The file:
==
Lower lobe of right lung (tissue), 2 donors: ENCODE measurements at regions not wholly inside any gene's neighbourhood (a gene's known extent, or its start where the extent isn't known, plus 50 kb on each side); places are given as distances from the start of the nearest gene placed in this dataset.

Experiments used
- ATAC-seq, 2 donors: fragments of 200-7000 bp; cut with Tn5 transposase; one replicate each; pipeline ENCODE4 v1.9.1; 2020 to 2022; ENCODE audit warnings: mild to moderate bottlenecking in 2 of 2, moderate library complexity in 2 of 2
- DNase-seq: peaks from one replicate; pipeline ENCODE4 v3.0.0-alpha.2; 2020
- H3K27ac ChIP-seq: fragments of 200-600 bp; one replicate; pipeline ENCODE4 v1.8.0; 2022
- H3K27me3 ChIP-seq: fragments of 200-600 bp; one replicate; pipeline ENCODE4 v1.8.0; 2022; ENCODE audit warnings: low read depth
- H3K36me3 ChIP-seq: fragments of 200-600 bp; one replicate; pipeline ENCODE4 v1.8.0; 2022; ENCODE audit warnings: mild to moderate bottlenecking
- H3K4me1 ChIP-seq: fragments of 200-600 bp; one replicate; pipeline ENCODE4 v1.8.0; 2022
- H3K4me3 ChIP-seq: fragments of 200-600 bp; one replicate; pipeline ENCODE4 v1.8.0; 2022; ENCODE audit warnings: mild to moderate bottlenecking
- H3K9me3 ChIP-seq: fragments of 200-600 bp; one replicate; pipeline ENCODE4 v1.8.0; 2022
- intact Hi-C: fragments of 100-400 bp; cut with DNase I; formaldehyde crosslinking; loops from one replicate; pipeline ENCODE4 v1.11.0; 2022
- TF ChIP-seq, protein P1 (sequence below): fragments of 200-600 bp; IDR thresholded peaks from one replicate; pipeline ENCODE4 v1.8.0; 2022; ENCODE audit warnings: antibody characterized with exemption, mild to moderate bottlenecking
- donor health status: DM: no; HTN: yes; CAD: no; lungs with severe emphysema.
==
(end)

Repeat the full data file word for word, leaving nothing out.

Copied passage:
Lower lobe of right lung (tissue), 2 donors: ENCODE measurements at regions not wholly inside any gene's neighbourhood (a gene's known extent, or its start where the extent isn't known, plus 50 kb on each side); places are given as distances from the start of the nearest gene placed in this dataset.

Experiments used
- ATAC-seq, 2 donors: fragments of 200-7000 bp; cut with Tn5 transposase; one replicate each; pipeline ENCODE4 v1.9.1; 2020 to 2022; ENCODE audit warnings: mild to moderate bottlenecking in 2 of 2, moderate library complexity in 2 of 2
- DNase-seq: peaks from one replicate; pipeline ENCODE4 v3.0.0-alpha.2; 2020
- H3K27ac ChIP-seq: fragments of 200-600 bp; one replicate; pipeline ENCODE4 v1.8.0; 2022
- H3K27me3 ChIP-seq: fragments of 200-600 bp; one replicate; pipeline ENCODE4 v1.8.0; 2022; ENCODE audit warnings: low read depth
- H3K36me3 ChIP-seq: fragments of 200-600 bp; one replicate; pipeline ENCODE4 v1.8.0; 2022; ENCODE audit warnings: mild to moderate bottlenecking
- H3K4me1 ChIP-seq: fragments of 200-600 bp; one replicate; pipeline ENCODE4 v1.8.0; 2022
- H3K4me3 ChIP-seq: fragments of 200-600 bp; one replicate; pipeline ENCODE4 v1.8.0; 2022; ENCODE audit warnings: mild to moderate bottlenecking
- H3K9me3 ChIP-seq: fragments of 200-600 bp; one replicate; pipeline ENCODE4 v1.8.0; 2022
- intact Hi-C: fragments of 100-400 bp; cut with DNase I; formaldehyde crosslinking; loops from one replicate; pipeline ENCODE4 v1.11.0; 2022
- TF ChIP-seq, protein P1 (sequence below): fragments of 200-600 bp; IDR thresholded peaks from one replicate; pipeline ENCODE4 v1.8.0; 2022; ENCODE audit warnings: antibody characterized with exemption, mild to moderate bottlenecking
- donor health status: DM: no; HTN: yes; CAD: no; lungs with severe emphysema.